Wild endeavour

Will O’Meara treks to the furthest reaches of the Wicklow Mountains in search of a lone red-sika hybrid

With a red hind on the cover of this issue of Sporting Rifle, the editor asked if I had any red hind stories that I could contribute. I have hunted reds in Ireland, from the rugged mountains and forests of the wild west coast to the arable fields and woods of Munster, but the thing about a story in a magazine is that you really need photos to help tell it. For many years I never took photos – I’m not sure why, it just never really occurred to me. I was so immersed in the experience that I didn’t need photos – and suddenly now I did.

So I got a new story. It’s not about culling red hinds; it’s far more than that. The central character of this story is the red hybrid hind, the one that lives high in the Wicklow Mountains, the one who has no calf at foot – a yeld hind. At the end of the calendar year in Ireland, all stags are still in season, so this hunt has some, if not all, of the hallmarks of a trophy hunt, and a bit more on top.

A note on sika-red hybrids: the introduction of sika deer to Wicklow in the late 1800s saw a rapid growth population of sika and a hybridisation of Wicklow’s red deer. What we have today in Wicklow are pure sika and hybrids, but no pure reds. The hybrids have many variations, and can lean more towards sika or red. Those that are more red are comparable to Scottish hill reds. The traits of sika can be seen in many features, including the antlers, and by the presence of the visible metatarsal gland on the rear hock. I’ve seen deer that look like pure reds but for the little pale metatarsal.

Wind was the major factor in making the shot

The hybrid, as a rule, stays high. They are big-bodied, but not particularly heavy for their size – the exception being some of the hinds, which can be big and heavy and will put your drag rope to the test. Hybrids are a contentious issue, but I am a fan.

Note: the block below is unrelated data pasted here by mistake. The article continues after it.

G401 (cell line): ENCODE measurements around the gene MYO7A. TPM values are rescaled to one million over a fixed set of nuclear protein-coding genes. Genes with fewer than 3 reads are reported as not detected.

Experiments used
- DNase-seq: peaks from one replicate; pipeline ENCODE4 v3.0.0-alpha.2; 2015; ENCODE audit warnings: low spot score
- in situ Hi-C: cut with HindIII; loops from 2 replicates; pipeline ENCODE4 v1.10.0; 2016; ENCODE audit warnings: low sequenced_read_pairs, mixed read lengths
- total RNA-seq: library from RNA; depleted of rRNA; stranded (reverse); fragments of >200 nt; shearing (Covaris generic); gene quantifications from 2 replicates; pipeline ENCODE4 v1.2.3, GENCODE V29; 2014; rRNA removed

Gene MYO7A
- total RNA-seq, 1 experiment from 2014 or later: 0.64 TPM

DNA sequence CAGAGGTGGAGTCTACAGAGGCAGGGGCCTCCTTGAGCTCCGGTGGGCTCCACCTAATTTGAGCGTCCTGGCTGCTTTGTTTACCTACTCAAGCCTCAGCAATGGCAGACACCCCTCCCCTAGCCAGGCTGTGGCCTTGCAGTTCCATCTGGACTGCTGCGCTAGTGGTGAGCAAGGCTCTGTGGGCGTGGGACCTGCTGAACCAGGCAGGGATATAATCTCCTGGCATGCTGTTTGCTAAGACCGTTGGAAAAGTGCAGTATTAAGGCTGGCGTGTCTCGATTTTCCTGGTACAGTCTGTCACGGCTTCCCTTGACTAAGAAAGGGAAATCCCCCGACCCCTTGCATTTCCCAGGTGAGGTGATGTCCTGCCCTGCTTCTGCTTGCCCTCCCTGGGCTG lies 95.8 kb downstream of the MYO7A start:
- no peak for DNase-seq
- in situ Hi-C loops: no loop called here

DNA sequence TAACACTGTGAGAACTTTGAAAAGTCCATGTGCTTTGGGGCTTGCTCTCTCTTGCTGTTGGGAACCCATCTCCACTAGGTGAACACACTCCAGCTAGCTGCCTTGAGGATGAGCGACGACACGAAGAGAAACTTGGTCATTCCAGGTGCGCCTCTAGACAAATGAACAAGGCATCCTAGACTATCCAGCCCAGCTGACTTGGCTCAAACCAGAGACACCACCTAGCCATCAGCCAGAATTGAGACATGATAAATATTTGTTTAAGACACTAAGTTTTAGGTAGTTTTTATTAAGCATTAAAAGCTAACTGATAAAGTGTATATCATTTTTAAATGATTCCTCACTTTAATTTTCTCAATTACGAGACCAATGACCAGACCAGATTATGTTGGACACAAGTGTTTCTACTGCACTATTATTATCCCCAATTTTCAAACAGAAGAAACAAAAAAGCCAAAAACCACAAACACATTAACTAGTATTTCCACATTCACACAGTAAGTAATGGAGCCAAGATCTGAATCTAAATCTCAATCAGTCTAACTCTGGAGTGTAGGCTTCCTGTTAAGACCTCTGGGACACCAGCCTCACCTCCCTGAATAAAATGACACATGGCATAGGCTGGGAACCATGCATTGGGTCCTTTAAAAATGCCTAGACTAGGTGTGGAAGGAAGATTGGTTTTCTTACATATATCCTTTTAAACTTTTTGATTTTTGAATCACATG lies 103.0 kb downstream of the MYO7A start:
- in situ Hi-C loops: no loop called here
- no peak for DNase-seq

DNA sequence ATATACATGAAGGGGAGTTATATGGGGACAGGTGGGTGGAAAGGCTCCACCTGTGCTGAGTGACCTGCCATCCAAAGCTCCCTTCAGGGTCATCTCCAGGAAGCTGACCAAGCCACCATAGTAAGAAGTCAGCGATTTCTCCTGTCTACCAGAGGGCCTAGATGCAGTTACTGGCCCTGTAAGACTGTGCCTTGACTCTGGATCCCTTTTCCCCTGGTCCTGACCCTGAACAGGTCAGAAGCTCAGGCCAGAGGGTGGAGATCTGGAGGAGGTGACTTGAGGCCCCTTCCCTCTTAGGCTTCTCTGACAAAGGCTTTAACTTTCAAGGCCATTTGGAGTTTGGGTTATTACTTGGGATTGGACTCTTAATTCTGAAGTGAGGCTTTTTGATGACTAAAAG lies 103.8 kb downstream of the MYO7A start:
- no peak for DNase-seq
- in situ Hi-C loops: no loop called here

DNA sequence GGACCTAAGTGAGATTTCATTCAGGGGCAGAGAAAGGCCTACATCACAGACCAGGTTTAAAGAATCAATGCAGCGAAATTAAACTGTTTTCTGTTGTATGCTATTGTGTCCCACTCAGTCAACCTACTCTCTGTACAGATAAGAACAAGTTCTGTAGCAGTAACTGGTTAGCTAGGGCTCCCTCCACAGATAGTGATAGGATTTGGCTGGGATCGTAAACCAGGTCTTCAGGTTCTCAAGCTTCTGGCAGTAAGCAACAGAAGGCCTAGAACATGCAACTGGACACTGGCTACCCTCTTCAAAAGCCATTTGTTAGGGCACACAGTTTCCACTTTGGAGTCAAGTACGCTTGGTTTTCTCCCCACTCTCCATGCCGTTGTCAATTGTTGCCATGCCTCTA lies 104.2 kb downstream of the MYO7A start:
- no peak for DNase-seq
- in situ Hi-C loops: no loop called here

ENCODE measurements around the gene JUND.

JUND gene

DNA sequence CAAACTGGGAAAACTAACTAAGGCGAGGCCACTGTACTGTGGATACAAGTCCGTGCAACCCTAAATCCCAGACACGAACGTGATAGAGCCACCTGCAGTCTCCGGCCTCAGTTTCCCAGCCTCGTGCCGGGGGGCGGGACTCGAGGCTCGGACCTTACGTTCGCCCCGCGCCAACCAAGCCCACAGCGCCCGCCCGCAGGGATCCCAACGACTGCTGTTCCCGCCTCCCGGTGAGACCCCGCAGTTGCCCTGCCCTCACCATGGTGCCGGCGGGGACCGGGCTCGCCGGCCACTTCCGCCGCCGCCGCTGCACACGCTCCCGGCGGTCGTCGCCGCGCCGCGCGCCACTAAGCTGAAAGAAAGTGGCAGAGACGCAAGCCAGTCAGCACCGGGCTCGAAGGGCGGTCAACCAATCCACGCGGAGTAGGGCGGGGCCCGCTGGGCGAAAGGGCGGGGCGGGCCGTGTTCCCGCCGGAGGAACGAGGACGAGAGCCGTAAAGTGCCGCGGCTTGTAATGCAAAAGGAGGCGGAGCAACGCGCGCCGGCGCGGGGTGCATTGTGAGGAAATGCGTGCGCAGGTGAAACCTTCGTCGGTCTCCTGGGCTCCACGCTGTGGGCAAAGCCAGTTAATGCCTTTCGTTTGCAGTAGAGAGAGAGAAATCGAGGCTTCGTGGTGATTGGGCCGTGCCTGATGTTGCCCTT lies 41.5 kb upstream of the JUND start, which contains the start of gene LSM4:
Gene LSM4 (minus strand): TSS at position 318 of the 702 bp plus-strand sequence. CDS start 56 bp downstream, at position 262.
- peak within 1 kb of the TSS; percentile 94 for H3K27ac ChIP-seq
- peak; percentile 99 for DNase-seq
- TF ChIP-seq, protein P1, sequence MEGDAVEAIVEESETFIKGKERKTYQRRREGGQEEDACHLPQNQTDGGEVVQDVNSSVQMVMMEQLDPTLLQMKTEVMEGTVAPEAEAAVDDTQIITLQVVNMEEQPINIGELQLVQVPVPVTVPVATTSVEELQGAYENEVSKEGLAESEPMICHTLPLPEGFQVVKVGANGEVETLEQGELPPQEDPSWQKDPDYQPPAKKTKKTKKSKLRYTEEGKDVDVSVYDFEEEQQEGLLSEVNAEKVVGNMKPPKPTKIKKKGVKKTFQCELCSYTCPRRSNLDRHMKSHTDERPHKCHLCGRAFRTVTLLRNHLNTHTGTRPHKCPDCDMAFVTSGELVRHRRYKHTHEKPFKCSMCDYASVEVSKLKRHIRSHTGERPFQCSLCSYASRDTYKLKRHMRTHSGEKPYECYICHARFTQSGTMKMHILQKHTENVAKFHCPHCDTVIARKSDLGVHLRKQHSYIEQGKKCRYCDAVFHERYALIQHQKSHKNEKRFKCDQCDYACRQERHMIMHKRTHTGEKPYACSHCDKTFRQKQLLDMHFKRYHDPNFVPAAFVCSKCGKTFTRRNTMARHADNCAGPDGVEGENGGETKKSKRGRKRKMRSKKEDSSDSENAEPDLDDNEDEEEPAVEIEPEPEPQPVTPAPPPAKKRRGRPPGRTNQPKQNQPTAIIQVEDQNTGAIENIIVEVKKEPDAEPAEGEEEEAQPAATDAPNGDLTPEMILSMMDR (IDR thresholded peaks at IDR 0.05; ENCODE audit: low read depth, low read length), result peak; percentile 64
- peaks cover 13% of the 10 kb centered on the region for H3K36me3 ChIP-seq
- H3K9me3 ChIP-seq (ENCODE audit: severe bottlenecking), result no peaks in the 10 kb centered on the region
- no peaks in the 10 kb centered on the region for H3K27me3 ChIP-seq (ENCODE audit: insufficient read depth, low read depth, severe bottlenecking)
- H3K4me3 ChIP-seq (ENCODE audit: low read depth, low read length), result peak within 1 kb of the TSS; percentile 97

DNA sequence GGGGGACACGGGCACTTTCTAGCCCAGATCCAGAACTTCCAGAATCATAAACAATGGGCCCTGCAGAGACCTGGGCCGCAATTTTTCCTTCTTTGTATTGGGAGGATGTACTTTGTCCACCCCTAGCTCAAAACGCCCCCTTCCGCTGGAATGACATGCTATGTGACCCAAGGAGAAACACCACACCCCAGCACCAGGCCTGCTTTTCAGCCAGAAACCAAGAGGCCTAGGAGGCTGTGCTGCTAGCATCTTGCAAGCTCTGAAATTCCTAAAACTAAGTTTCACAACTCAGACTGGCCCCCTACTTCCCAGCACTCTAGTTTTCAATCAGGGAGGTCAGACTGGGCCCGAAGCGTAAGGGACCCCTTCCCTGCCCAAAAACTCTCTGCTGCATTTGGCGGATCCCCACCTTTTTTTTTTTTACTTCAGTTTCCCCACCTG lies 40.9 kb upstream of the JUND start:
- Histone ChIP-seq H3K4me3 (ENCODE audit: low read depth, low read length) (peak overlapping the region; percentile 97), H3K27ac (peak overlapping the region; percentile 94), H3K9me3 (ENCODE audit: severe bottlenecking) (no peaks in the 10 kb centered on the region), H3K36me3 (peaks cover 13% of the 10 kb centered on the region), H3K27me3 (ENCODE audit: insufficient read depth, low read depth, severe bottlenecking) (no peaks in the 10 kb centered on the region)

My hunt began, like so many before, with that steep climb. I know at this stage to start cold – not too many layers, just a base and a fleece and my jacket in the pack. I was on a mission, a trek to the deepest reaches of the mountain – to hybrid country.

As I stopped to take off my neck warmer and hat, I spied what looked like a deer. Binos up, and sure enough: a hind and calf, heads down and feeding. I did not expect them this low. Hitting the magic button on my Leicas gave me 480 yards – sweet, I’ll just walk 10 yards to that bush and see if I can get a photo before I shoot. I set up my tripod behind said bush and put my binos on them again. I shook my head as they took off across the skyline. ‘They are on their toes today,’ I thought. (I may have muttered something else) Well, I guess that wouldn’t have been much of a story anyway.

The hike up the mountain continued, stopping periodically to glass. I had my choice of sika as I climbed, and enjoyed watching them, but there were no hybrid hinds to be seen. I had a rocky outcrop in my sights, and on reaching it I dropped the pack, donned my Firstlite rain gear and prepared for a glassing session off my tripod. The wind howled across the ridge and made me appreciate my sheltered spot. I had hinds on the valley floor, and in my Leupold spotter I could see some red tinges at the head of the basin. I prepared to move again, and before I set off I gave a quick 360. Antlers… nice antlers at 210 yards… definitely hybrid, and bedded too. What to do?

The stag was bedded high on my ridge. I had multiple approaches to get closer, or I could shoot from here if he stood. He was nice – as nice as I’d seen in these parts. My main dilemma here was time and extraction. I had a date with the missus at 4.30pm – plenty of time to take the stag and get him out, but not enough time to take the stag and go find a hind. I circled around the stag and kept climbing. I looked back, and he was still there, bedded. “He’ll be there for another day,” I told myself.